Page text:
UCSF Sustainability Stories


UCSF Facilities Management, March 2012


UCSF Facilities Management Tackles Water Conservation on Many Levels

Water dropUCSF Facilities Management has been focusing its conservation efforts on energy and recycling, but is now turning its attention to water conservation. Water costs have risen 16 percent in the last year due to the City’s project to seismically improve the pipeline from the Sierras that brings San Francisco its water. UCSF has already implemented many water conserving programs.

Parnassus Central Utility Plant (PCUP)

For instance, UCSF labs require very clean water that is filtered at the Parnassus Central Utility Plant (PCUP). In 2008, PCUP engineers replumbed the plant to use the “reject” water that previously went down the drain.  The “reject” water is now sent to the plant cooling towers to cool the engines. This project saves UCSF 4.7 million gallons of water at a cost savings of $50,000 per year and won a Best Practice award at the Higher Education Sustainability Conference.

The PCUP more recently focused on maximizing the amount of condensate (condensed steam) returned from campus while minimizing the amount that was put down the drain. PCUP engineers made repairs and operational adjustments a top priority and conducted daily trend analysis to identify losses before they become a long-term problem. These efforts have resulted in a drop in the water usage at the PCUP from 44,000 gallons of water per day to 12,000 gallons of water per day. Over the course of a year, this represents an estimated savings of 11.6 million gallons of water. (see Table 1 - PCUP Boiler Water Makeup)

Table 1:  PCOP Boiler Water Makeup
Average Gallons Used per Day (Before):  44,316
Average Gallons Used per Day (After):  12,499
Daily Average Gallons Water Saved:  31,817
Annual Estimated Gallons Water Saved:  11,613,095
Cost Savings Water 1-Year:  $199,178.69
Cost Savings Energy 1-Year:  $79,951.70
TOTAL COST SAVINGS:  $279,130.39

The PCUP has also installed a new turbine that does not need to use water to control air pollution emissions like the previous turbine. The prior system also used 6,000 gallons of water a day totaling 2,190,000 gallons per year − water that is now saved with the new turbine.

Parnassus Campus Water Audit

UCSF has just undertaken a water conservation audit at Parnassus campus to determine how our water is used and where we can improve. The study’s recommendations show that UCSF can save approximately 32,500 gallons of water per day by implementing several small and moderate scale projects with a potential savings of $275,000 per year.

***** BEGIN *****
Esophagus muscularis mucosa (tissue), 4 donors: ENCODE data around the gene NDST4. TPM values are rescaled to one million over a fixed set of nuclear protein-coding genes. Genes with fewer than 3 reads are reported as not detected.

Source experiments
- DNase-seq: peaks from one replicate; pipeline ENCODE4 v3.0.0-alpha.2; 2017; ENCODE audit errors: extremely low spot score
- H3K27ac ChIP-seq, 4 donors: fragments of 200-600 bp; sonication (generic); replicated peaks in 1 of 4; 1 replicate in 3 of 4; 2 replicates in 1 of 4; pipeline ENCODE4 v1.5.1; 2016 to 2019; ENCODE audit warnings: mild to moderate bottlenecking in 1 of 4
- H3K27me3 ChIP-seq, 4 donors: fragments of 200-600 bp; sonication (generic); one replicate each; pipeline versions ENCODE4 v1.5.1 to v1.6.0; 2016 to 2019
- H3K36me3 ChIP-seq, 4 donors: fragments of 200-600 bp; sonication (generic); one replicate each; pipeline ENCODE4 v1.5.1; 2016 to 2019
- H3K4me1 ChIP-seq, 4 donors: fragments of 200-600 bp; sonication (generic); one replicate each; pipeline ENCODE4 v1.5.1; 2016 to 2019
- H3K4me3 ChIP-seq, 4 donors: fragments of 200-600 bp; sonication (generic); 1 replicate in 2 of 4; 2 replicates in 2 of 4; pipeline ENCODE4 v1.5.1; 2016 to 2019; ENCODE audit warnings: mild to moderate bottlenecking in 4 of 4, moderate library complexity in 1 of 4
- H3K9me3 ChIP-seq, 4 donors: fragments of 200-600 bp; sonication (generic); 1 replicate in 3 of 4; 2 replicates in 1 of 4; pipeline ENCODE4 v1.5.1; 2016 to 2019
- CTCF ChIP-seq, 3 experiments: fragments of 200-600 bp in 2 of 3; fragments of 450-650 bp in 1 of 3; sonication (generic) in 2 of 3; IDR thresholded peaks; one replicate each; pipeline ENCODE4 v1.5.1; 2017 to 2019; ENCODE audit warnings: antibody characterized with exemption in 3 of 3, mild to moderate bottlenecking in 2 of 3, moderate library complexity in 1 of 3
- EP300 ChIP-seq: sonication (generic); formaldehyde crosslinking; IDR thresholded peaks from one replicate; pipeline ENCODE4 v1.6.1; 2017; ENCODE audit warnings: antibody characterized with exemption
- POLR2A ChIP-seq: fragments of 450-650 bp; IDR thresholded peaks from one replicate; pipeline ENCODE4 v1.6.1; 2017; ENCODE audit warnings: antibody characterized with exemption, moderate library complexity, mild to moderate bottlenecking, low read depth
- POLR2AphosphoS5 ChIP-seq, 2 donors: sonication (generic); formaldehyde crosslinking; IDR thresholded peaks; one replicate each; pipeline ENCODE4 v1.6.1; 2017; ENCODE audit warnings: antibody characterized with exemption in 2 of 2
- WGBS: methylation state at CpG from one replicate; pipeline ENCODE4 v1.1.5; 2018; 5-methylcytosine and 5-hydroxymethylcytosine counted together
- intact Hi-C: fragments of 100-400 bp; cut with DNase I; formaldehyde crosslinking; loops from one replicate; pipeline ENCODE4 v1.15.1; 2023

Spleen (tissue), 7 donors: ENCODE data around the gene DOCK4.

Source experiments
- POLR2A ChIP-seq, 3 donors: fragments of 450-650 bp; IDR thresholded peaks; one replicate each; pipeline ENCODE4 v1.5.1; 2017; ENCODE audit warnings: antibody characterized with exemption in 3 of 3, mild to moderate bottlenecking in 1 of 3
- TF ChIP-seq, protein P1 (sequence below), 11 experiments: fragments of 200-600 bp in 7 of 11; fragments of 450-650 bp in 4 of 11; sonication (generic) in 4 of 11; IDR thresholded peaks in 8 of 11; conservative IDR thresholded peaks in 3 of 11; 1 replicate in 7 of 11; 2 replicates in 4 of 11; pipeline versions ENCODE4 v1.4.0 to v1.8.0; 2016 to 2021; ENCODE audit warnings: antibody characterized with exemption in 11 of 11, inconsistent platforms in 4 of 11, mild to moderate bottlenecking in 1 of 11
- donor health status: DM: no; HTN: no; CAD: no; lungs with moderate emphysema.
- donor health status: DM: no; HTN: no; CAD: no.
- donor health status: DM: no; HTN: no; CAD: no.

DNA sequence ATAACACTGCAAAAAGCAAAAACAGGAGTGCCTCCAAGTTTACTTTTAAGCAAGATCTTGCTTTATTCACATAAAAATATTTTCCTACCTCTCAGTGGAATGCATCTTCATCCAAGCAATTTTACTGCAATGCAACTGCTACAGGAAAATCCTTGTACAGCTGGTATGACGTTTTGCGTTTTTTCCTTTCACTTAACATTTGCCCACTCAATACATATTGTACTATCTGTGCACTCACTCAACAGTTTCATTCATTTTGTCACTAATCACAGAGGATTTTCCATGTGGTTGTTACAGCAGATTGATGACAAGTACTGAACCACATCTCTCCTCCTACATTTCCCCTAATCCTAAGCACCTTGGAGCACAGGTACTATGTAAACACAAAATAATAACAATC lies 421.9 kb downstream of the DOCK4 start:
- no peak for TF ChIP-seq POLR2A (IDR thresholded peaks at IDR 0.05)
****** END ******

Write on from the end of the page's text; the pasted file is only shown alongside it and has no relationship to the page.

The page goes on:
The small-scale and moderate-scale projects included reduction of pressure on laboratory distilled faucets, installation of low-flow faucet aerators in industrial, exam room, and laboratory faucets, retrofitting public restroom fixtures with high efficiency flush valves and other projects to curtail water consumption throughout the Parnassus campus.

While the final report is in production, we’d like to recognize the extent of the collaborative effort that made the audit possible. This project, like so many that UCSF Facilities Management commissions, involved multiple units and is an example of UCSF staff’s commitment to support each other as we strive to fulfill our mission of “creating an exceptional physical campus environment in support of advancing health worldwide.”

LeaksEveryone at UCSF can help the campus save water. Please report water leaks through our See it – Fix it program to the Customer Service Center at 476-2021. If you have other suggestions for how we might save water, please forward them to Winifred Kwofie (.(JavaScript must be enabled to view this email address)).

Irrigation Controllers

Facilities management is also implementing a water conservation program for UCSF irrigation systems that will eventually reduce UCSF’s irrigation water consumption by 37 percent. The system continually measures the amount of moisture the grounds are receiving from nature, and automatically adjusts the sprinkler system to calculate of how much additional water to supply.  It also alerts the staff about any anomalies in the flow that indicate leaks, breaks or electrical problems. It is controlled remotely, by desktop computer, in addition to a handheld remote device.

Testing started in 2007, and installation began in 2009. Facilities management staff is slowly implementing it building by building. The system is currently installed at Mission Bay in the Quad, the Helen Diller Building and The Smith Building (Cardiovascular Research), at 654 Minnesota Street and the Kirkham Childcare and Dolby (IRM) buildings on the Parnassus Campus. Savings are already significant − staff is measuring and testing to see if they meet or exceed the projected 37 percent savings.